Xi Jinping arrives in South Korea for two-day visit with focus on North Korea
China’s President Xi Jinping has arrived in South Korea for a two-day visit set to focus on North Korea.
It is the first time a Chinese leader has visited Seoul before Pyongyang, and comes amid cooler China-North Korea ties.
China is North Korea’s biggest trading ally and the nation most able to wield influence over it.
However, in recent months Beijing has appeared increasingly frustrated with its unreliable neighbor.
Last year, North Korea carried out its third nuclear test and there are reports that it could be planning a fourth.
Xi Jinping and South Korean President Park Geun-hye are also expected to discuss growing economic ties, as the two nations work towards a free-trade agreement.
Wider strategic concerns are also in focus. Both China and South Korea are at odds with Japan over historical issues. But Seoul, like Tokyo, is a major US ally.
South East Asian nations that are, like Japan, involved in territorial disputes with Beijing are also moving closer to the US. So China will be keen to shore up ties with Seoul.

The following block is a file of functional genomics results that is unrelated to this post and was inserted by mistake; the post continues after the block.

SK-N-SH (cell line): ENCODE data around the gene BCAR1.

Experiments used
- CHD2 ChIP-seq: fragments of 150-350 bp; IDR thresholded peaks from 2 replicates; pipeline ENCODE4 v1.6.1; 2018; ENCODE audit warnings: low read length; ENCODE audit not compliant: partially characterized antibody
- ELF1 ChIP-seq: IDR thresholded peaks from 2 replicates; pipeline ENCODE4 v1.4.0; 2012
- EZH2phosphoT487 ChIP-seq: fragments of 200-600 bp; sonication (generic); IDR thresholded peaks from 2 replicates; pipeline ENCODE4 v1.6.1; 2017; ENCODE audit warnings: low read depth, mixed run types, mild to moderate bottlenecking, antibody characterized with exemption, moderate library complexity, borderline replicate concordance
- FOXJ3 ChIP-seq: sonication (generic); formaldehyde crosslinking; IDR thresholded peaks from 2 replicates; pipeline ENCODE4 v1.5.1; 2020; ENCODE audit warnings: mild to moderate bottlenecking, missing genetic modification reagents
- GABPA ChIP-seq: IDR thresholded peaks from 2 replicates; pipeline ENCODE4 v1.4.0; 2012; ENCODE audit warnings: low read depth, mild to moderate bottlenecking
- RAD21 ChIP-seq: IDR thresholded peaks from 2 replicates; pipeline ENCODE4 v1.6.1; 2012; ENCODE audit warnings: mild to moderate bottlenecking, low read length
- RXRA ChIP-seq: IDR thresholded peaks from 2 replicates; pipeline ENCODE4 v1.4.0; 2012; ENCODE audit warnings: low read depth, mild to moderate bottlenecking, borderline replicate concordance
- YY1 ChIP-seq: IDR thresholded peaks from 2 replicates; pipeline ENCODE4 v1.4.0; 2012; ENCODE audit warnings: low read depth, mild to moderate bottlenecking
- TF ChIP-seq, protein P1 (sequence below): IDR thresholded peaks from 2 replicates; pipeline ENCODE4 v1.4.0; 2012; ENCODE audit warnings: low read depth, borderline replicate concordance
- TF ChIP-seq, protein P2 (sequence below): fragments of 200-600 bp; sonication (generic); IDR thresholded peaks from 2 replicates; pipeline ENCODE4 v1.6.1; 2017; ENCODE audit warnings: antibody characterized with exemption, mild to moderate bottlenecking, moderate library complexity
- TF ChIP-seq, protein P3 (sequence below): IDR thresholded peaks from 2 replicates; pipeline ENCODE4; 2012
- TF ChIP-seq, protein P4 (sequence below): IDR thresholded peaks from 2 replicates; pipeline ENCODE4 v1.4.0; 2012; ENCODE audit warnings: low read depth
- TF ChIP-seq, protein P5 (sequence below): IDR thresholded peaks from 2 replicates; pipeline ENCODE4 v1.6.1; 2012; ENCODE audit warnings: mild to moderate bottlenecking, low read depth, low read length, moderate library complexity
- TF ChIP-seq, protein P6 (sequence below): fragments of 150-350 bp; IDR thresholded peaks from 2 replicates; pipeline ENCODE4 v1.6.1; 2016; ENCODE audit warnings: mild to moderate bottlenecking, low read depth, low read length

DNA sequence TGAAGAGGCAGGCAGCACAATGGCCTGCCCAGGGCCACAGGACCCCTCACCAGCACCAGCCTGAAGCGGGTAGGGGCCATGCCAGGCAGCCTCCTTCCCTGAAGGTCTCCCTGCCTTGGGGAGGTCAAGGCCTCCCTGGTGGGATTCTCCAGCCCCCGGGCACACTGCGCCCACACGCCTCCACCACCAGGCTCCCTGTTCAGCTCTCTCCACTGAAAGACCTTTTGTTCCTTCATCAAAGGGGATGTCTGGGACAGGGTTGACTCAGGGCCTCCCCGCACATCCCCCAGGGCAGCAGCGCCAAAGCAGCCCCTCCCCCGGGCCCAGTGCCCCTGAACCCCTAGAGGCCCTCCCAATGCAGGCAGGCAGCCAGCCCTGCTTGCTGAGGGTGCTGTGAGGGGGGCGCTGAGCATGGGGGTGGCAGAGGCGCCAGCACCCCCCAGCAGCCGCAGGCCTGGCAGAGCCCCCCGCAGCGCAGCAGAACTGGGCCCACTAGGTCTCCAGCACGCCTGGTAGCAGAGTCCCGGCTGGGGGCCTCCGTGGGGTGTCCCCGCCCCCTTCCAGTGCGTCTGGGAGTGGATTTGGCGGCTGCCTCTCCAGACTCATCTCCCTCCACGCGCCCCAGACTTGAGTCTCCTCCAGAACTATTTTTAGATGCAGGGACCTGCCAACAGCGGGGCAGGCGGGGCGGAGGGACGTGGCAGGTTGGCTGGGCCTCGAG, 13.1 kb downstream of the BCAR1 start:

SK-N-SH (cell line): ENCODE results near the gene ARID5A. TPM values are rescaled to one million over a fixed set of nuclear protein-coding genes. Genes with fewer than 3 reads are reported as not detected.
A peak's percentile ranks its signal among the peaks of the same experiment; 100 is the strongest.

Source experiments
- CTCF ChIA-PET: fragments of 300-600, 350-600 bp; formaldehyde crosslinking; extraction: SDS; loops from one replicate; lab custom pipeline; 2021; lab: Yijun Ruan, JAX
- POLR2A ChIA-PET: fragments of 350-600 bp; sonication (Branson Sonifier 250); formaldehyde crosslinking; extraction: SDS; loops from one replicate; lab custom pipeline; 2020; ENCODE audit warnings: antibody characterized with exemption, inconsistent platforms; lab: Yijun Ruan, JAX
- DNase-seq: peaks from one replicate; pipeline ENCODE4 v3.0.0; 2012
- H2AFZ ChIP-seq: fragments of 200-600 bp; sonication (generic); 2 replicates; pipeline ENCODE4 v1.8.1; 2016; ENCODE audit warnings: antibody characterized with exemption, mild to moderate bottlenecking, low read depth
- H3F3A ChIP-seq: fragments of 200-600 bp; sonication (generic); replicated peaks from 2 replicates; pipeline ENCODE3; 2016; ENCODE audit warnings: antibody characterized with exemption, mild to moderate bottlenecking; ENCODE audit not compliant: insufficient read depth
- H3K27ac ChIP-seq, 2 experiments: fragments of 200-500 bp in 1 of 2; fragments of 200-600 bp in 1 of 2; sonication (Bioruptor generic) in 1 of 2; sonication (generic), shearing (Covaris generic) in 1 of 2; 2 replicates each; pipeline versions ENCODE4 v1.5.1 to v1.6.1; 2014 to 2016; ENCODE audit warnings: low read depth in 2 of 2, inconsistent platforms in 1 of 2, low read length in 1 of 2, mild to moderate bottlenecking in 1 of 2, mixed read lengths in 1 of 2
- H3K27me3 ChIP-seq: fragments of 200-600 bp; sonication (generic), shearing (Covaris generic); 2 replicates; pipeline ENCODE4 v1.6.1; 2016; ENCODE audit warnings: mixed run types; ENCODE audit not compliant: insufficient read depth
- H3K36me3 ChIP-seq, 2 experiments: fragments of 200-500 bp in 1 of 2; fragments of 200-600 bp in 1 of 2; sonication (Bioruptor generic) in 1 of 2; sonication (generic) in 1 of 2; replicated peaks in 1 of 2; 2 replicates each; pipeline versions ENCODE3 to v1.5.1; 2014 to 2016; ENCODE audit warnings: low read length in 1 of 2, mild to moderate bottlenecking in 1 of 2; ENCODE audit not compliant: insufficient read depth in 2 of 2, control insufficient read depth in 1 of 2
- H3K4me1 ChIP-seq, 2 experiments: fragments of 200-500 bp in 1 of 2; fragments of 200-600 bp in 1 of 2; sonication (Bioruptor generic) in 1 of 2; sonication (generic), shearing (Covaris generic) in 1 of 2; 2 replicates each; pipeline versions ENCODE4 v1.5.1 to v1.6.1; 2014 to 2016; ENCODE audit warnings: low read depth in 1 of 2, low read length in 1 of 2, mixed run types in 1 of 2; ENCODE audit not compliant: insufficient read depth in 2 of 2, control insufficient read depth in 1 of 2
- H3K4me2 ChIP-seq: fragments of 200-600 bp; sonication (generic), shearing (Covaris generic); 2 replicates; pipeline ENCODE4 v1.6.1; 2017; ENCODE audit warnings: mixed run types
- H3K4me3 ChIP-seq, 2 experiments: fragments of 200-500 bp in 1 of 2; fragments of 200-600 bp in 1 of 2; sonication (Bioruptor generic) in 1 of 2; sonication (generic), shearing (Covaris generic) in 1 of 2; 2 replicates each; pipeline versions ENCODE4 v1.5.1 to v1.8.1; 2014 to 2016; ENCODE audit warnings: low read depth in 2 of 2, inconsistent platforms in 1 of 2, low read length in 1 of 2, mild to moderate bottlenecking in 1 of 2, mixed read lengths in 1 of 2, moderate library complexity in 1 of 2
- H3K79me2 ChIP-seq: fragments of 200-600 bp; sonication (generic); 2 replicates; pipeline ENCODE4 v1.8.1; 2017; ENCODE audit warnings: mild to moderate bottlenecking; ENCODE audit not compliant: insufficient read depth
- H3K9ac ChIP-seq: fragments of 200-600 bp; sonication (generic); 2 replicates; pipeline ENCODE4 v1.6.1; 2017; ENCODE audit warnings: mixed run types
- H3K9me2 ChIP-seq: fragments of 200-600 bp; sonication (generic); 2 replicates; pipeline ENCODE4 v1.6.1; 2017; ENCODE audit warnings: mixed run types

The Chinese president is said to enjoy a friendly relationship with ParkGeun-hye with whom he will hold talks.
The is the fifth summit between the two presidents since both took office. Park Geun-hye visited Beijing last year.
Xi Jinping’s visit comes a day after North Korea fired short-range rockets into the sea, the latest in a series of recent missile tests.
Ahead of the visit, Chinese Foreign Ministry spokesman Qin Gang said that pushing for the denuclearization of the Korean peninsula remained Chinese policy.
Xi Jinping and Park Geun-hye would “fully exchange views” on the nuclear issue and the stalled six-party talks aimed at persuading North Korea to abandon its nuclear ambitions, he said.
A key issue for China is to maintain stability in North Korea. It fears that regime collapse could propel a flood of refugees across its border and also lead to a unified Korea allied to the US.
While the Chinese media outlets have in recent months voiced growing concern over Pyongyang’s actions, Xi Jinping is unlikely to speak out strongly.
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